Sharing resources on modules taught across campuses.

In conversation with: Christopher Barnatt, Martin Binks. Produced: November 2009; Duration: 3 minutes : 25 seconds.

Chris Barnatt:
Initially we were coming at things from a very different perspective because the people teaching the module on the other campuses are native from Malaysia or China themselves and therefore they've come from a different education system and although they've got the same materials and even if you've got exactly the same things to work from you can teach it in a very different way. And it's getting the students to perform right at the top end in what we would think is a HE environment that is… that's a tricky balance I think you learn that with time.

Martin Binks:
So the first time we ran it, there was nobody around who really knew enough about entrepreneurship in terms of the background to give the initial lectures. So I had to podcast all of the lectures to start with, and they then… and I sent then with all the slides and everything, and they didn't video it. They just had my voice, and the students had the handouts, and they went in sort of fifteen minute clips. And then they'd have an academic or one or more academics in there who could then respond to students when they'd stop the podcast. If they had questions, they could then discuss those with them. By the following year the academic concerned was much more confident and felt that's fine. In fact they said "Actually, I can do this better because I'm…" Again, they've got the tacit knowledge of what's going on in China or Malaysia with the students and their backgrounds and everything else. So they were more effective than I would be as a remote voice being transmitted across.

Chris Barnatt:
I've found that using things like video and using things like Podcasts means you can have some consistency because they can have the same materials available. I've started running tutorials where we don't base them around actual articles but we base them around YouTube videos and therefore you can show those playlists between the campuses and students will comment between the campuses. So there are ways of starting to use, I suppose new learning side of things to give it the same type of experience and yet you're in a completely different place, teaching a different module. I've even had students come back to me who've been in Malaysia say for their second year, who've taken my module in Malaysia, which of course I didn't teach them at all and they go "oh I enjoyed your module", you go, "hang on you weren't here when you took my module", but they go "well we listen to your Podcast" and you know. So it's, it is possible to put it together but I guess the overall message is you have to plan a lot more if you've got a module running in two or three parts of the world,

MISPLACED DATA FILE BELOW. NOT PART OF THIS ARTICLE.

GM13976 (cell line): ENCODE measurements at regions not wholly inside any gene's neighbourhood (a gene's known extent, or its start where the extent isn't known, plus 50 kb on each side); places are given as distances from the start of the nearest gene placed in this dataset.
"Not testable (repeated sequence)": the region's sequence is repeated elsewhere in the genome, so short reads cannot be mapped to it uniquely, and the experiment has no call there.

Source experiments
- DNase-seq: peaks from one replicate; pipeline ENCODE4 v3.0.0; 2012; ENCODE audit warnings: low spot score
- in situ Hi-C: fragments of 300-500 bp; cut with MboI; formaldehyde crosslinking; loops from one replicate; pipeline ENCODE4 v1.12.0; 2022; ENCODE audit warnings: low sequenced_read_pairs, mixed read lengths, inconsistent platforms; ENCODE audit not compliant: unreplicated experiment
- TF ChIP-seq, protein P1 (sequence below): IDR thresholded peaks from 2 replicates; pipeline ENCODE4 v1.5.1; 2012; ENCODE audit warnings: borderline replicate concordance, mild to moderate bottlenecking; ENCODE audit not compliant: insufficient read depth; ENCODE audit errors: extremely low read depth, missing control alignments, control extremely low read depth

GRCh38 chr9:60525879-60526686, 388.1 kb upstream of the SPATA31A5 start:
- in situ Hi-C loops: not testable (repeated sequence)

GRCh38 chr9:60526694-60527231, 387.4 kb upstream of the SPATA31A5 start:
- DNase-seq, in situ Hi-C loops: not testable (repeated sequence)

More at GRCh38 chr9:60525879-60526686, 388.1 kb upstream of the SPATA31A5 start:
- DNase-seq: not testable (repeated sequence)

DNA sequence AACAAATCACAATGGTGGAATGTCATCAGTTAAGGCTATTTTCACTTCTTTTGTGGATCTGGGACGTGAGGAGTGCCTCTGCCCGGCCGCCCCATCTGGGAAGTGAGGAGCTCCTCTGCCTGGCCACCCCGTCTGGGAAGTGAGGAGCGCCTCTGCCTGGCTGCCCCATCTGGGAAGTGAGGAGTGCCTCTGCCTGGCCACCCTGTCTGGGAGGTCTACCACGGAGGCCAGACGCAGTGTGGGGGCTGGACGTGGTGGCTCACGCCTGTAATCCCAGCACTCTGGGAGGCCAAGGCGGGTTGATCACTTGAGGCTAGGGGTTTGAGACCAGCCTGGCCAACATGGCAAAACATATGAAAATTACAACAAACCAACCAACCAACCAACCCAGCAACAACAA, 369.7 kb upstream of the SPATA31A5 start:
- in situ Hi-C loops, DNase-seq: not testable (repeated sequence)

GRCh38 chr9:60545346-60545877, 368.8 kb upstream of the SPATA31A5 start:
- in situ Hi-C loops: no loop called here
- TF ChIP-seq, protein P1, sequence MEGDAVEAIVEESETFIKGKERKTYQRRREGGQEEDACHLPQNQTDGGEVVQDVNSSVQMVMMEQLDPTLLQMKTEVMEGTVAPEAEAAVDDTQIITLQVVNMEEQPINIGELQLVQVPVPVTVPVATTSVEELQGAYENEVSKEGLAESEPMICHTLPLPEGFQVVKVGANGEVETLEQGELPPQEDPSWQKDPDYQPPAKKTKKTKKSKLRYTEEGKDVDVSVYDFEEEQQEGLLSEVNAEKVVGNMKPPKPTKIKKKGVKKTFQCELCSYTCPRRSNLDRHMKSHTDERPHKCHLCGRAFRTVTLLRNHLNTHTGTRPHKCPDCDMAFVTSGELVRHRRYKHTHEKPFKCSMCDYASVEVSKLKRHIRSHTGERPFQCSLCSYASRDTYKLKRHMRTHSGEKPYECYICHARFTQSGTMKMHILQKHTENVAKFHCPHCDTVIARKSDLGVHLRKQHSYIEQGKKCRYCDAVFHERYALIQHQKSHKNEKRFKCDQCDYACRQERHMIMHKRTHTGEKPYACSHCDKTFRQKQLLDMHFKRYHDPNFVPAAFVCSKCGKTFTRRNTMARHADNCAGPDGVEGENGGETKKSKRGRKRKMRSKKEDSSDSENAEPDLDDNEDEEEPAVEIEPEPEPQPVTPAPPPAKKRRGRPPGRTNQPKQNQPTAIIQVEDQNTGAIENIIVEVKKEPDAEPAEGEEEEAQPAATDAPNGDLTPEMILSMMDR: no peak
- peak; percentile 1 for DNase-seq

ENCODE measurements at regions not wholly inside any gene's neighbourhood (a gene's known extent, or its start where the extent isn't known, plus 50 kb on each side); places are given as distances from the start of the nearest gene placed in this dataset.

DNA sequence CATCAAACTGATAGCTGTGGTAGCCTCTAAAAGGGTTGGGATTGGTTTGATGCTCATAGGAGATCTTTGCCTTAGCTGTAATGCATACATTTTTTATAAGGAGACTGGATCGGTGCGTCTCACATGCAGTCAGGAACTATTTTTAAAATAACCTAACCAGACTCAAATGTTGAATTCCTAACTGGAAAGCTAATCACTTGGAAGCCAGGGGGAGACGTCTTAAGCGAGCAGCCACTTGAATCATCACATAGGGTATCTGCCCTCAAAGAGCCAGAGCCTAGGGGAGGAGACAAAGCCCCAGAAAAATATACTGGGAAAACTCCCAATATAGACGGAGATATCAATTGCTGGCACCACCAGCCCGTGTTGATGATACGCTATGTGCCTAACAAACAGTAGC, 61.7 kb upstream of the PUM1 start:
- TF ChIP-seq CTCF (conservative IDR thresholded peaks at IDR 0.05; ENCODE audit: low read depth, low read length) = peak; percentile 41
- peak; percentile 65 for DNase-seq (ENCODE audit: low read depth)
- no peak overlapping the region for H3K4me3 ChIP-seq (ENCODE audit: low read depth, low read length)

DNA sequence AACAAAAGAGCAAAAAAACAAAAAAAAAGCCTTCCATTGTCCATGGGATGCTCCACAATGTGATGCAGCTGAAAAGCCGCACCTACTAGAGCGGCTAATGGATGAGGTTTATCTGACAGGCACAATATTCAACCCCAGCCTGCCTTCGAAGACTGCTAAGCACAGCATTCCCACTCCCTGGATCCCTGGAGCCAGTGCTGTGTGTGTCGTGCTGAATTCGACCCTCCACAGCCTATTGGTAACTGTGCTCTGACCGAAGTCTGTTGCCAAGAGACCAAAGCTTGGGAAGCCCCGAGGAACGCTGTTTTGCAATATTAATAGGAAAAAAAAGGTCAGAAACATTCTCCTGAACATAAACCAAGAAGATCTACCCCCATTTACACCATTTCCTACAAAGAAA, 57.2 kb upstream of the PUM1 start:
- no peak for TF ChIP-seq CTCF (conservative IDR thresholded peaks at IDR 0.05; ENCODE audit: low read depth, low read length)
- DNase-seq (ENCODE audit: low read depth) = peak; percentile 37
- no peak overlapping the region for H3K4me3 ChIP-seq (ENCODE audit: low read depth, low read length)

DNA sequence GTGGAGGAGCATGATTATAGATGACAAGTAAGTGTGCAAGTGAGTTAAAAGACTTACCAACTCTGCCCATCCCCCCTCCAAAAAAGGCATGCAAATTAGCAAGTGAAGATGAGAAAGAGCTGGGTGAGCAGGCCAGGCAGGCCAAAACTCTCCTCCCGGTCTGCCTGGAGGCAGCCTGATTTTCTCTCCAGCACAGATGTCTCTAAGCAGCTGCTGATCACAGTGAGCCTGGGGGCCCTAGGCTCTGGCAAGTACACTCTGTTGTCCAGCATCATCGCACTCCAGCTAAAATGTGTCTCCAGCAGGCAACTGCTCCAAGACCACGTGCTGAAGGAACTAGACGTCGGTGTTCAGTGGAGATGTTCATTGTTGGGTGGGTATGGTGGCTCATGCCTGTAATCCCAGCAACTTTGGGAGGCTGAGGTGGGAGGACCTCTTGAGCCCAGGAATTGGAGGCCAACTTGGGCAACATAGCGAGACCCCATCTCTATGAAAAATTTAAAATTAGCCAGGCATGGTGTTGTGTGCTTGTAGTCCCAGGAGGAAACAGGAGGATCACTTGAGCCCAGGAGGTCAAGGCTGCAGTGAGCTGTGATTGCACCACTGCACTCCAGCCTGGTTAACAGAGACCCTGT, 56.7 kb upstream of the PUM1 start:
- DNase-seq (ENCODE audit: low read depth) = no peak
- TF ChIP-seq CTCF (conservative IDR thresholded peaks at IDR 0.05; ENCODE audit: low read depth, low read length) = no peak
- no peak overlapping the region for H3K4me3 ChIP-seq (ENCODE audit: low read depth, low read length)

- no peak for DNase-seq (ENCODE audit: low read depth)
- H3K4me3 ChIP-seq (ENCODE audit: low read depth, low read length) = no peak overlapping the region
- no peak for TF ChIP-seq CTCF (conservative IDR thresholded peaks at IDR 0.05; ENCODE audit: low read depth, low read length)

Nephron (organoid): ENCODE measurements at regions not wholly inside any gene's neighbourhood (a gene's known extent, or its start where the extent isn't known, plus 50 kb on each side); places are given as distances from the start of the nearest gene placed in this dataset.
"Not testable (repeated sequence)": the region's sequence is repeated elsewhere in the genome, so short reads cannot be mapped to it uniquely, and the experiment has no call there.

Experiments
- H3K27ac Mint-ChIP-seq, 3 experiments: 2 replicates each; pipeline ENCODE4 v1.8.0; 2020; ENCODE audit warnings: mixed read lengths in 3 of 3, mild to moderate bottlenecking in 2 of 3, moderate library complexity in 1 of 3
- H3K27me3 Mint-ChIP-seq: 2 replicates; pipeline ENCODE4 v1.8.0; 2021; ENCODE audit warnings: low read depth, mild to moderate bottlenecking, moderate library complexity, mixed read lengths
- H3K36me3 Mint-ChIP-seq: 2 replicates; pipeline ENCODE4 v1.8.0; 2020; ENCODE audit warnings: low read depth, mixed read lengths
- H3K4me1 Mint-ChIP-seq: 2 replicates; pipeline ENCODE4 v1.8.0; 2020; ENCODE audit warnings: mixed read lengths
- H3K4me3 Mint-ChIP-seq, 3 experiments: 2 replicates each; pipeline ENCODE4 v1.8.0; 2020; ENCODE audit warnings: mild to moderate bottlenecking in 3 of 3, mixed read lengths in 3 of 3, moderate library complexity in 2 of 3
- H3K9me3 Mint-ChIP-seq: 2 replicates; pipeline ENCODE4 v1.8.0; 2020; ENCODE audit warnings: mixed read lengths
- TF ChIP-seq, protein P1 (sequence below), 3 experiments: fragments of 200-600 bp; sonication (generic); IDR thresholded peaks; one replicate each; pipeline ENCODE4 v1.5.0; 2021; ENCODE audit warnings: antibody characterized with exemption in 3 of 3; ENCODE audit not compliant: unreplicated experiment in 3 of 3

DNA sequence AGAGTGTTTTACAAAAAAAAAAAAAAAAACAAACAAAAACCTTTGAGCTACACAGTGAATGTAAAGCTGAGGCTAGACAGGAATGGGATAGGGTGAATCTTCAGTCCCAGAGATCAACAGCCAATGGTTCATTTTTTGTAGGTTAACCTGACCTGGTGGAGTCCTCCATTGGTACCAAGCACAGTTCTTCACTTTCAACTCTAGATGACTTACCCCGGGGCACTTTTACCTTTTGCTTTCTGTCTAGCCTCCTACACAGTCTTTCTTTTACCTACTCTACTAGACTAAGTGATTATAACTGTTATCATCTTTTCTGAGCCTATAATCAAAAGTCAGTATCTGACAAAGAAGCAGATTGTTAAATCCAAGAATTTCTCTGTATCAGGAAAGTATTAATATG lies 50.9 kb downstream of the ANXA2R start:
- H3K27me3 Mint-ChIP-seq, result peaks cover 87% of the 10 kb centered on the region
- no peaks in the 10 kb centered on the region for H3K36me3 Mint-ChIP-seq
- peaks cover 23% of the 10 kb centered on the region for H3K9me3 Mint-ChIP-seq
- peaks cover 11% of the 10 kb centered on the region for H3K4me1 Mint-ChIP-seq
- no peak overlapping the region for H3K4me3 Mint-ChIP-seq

I think particularly in this school we'll see more and more electronic work being done. We're starting to use Xerte resource from the learning team to actually develop resources we can share between campuses where students will have certain materials which are electronically created between the whole module team but they'll still have their module outlines and things from the home campus as it were.

We tend to have more informal communication so the people who are teaching the same module aren't teaching in the UK, in Malaysia and China, we tend to exchange materials. It does tend, I have to admit at the moment to be more, I will send out what we're doing in Nottingham and they tend to adapt to that. But we also are starting to get ideas going in both directions.

Short paper

Learning in university: the role of university teachers: Earlier literature on teaching international students in higher education focused on helping students to adapt to the dominant ("our") learning cultures (Ballard and Clanchy, 1997i) and viewed differences between home and international students as deficits. This paper briefly focuses on the later work of contributions to higher education teaching, specifically John Biggs (2003) an educational psychologist and former Professor at the University of Hong Kong, and various other writers. All of these writers argue that cross-cultural teaching should focus on the universality of the learning process rather than on pedagogical and cultural differences.
... more from Learning in university: the role of university teachers.

More scholarly interpretations of the theoretical basis:

... all Internationalisation short papers

The Nottingham context
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